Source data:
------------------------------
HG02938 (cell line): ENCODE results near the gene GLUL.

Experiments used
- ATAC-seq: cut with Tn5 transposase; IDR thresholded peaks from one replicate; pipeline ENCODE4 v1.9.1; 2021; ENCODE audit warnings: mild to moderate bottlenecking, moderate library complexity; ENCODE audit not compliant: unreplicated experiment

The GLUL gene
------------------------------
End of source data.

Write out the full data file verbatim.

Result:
HG02938 (cell line): ENCODE results near the gene GLUL.

Experiments used
- ATAC-seq: cut with Tn5 transposase; IDR thresholded peaks from one replicate; pipeline ENCODE4 v1.9.1; 2021; ENCODE audit warnings: mild to moderate bottlenecking, moderate library complexity; ENCODE audit not compliant: unreplicated experiment

The GLUL gene